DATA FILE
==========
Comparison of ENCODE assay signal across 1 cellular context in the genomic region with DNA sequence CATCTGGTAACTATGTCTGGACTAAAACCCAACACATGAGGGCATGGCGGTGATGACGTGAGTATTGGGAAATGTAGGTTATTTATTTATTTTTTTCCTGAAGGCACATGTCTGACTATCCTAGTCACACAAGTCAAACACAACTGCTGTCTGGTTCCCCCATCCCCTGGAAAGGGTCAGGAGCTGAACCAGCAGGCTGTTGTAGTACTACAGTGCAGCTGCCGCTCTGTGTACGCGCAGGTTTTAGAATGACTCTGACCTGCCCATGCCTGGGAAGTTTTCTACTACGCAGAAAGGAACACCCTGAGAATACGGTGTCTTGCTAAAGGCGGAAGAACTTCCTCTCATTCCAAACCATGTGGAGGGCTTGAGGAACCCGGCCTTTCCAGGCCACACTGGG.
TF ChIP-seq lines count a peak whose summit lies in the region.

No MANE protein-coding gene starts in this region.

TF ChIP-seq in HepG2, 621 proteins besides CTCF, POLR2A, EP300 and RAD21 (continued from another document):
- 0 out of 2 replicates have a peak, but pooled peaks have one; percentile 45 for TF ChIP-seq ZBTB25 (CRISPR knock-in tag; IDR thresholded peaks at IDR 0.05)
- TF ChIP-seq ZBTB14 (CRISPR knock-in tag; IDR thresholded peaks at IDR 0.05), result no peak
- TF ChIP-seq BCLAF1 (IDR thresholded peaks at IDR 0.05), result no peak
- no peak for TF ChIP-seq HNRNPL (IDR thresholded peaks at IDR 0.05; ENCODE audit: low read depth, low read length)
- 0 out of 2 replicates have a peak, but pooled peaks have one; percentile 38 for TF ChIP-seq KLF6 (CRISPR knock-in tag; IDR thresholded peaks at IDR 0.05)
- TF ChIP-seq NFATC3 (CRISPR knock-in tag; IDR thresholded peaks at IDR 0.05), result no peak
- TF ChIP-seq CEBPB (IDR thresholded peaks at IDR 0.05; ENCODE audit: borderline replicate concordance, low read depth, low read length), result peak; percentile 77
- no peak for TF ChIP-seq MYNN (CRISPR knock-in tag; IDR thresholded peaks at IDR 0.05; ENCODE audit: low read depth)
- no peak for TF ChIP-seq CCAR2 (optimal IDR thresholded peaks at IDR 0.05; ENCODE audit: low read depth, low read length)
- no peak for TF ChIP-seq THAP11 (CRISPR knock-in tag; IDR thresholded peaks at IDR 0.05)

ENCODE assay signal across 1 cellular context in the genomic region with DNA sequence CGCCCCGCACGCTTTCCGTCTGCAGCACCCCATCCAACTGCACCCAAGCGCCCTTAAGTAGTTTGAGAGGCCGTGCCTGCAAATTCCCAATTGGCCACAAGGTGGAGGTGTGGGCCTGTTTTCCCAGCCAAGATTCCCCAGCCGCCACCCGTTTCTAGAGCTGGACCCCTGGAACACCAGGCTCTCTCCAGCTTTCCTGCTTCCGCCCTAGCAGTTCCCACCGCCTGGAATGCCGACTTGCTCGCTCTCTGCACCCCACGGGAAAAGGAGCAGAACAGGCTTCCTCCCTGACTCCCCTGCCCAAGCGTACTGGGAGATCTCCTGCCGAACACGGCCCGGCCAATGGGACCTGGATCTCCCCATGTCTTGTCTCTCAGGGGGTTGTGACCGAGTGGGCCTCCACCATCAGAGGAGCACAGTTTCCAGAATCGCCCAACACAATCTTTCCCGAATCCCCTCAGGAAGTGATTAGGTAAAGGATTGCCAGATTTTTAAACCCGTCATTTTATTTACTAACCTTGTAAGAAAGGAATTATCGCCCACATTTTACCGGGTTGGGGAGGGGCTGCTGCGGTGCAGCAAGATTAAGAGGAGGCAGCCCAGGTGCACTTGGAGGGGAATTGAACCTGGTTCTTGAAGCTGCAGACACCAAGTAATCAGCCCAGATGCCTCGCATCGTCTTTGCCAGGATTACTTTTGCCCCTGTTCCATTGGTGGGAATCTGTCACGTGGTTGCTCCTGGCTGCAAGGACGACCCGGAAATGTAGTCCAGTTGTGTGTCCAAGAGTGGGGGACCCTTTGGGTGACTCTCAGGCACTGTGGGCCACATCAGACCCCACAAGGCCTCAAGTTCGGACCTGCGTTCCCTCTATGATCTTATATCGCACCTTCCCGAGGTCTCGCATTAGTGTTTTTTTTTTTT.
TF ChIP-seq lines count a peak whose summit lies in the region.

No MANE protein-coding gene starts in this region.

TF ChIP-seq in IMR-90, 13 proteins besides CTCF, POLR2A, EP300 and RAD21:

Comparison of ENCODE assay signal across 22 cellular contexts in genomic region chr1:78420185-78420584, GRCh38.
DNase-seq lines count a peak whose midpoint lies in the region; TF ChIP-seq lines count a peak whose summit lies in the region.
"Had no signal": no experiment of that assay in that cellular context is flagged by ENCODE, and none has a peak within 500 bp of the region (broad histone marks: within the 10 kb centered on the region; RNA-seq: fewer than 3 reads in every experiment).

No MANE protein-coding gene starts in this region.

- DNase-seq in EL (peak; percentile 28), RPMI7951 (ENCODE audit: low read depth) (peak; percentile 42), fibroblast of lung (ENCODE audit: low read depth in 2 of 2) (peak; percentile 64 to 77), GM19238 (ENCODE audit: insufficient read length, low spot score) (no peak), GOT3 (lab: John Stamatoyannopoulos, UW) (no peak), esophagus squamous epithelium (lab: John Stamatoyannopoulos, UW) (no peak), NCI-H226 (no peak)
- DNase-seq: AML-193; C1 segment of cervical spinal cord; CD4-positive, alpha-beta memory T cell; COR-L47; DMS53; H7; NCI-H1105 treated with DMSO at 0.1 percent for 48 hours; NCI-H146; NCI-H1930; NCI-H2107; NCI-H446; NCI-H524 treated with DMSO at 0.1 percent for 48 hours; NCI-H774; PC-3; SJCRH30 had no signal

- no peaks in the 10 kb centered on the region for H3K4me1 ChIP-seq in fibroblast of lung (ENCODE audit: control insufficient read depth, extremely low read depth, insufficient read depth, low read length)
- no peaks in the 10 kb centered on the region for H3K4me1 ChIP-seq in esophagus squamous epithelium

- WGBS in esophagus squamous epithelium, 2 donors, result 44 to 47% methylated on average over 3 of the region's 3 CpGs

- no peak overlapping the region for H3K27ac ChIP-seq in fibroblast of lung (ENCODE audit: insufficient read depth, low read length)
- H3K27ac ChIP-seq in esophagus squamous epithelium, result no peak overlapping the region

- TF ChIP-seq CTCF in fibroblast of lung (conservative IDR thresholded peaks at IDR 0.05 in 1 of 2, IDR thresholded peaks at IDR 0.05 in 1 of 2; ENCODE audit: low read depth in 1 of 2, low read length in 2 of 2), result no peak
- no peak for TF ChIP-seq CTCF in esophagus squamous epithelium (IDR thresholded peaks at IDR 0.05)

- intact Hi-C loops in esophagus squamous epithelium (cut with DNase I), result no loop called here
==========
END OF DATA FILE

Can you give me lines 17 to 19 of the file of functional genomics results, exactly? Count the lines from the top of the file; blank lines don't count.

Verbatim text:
No MANE protein-coding gene starts in this region.

TF ChIP-seq in IMR-90, 13 proteins besides CTCF, POLR2A, EP300 and RAD21:

Comparison of ENCODE assay signal across 22 cellular contexts in genomic region chr1:78420185-78420584, GRCh38.